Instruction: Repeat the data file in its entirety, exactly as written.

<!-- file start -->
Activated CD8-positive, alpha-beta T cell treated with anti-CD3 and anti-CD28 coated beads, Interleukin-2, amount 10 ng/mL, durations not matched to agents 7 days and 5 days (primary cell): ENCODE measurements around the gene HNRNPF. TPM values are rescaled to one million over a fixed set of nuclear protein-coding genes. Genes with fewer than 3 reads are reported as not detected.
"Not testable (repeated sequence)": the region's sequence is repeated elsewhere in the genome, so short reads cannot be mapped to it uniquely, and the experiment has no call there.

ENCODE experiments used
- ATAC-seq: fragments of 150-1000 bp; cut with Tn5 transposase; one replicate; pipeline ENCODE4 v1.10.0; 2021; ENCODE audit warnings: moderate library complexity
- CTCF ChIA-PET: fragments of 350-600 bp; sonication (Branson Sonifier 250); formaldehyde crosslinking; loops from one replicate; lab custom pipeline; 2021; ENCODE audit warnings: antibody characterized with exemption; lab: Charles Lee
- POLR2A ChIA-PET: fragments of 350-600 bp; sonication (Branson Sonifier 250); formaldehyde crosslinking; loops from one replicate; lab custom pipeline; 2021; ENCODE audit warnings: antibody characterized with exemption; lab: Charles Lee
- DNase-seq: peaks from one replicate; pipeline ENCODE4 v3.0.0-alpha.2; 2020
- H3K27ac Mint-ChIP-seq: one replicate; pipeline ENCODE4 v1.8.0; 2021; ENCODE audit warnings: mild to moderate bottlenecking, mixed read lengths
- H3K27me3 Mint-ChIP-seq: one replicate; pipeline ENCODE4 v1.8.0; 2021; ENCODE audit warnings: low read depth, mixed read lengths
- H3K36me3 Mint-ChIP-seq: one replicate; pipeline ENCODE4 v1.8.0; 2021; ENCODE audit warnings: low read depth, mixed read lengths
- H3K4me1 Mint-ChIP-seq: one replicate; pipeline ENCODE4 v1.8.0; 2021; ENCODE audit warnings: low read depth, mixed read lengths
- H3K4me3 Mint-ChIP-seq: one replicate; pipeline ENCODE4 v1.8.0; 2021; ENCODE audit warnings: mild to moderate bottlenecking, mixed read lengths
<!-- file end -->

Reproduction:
Activated CD8-positive, alpha-beta T cell treated with anti-CD3 and anti-CD28 coated beads, Interleukin-2, amount 10 ng/mL, durations not matched to agents 7 days and 5 days (primary cell): ENCODE measurements around the gene HNRNPF. TPM values are rescaled to one million over a fixed set of nuclear protein-coding genes. Genes with fewer than 3 reads are reported as not detected.
"Not testable (repeated sequence)": the region's sequence is repeated elsewhere in the genome, so short reads cannot be mapped to it uniquely, and the experiment has no call there.

ENCODE experiments used
- ATAC-seq: fragments of 150-1000 bp; cut with Tn5 transposase; one replicate; pipeline ENCODE4 v1.10.0; 2021; ENCODE audit warnings: moderate library complexity
- CTCF ChIA-PET: fragments of 350-600 bp; sonication (Branson Sonifier 250); formaldehyde crosslinking; loops from one replicate; lab custom pipeline; 2021; ENCODE audit warnings: antibody characterized with exemption; lab: Charles Lee
- POLR2A ChIA-PET: fragments of 350-600 bp; sonication (Branson Sonifier 250); formaldehyde crosslinking; loops from one replicate; lab custom pipeline; 2021; ENCODE audit warnings: antibody characterized with exemption; lab: Charles Lee
- DNase-seq: peaks from one replicate; pipeline ENCODE4 v3.0.0-alpha.2; 2020
- H3K27ac Mint-ChIP-seq: one replicate; pipeline ENCODE4 v1.8.0; 2021; ENCODE audit warnings: mild to moderate bottlenecking, mixed read lengths
- H3K27me3 Mint-ChIP-seq: one replicate; pipeline ENCODE4 v1.8.0; 2021; ENCODE audit warnings: low read depth, mixed read lengths
- H3K36me3 Mint-ChIP-seq: one replicate; pipeline ENCODE4 v1.8.0; 2021; ENCODE audit warnings: low read depth, mixed read lengths
- H3K4me1 Mint-ChIP-seq: one replicate; pipeline ENCODE4 v1.8.0; 2021; ENCODE audit warnings: low read depth, mixed read lengths
- H3K4me3 Mint-ChIP-seq: one replicate; pipeline ENCODE4 v1.8.0; 2021; ENCODE audit warnings: mild to moderate bottlenecking, mixed read lengths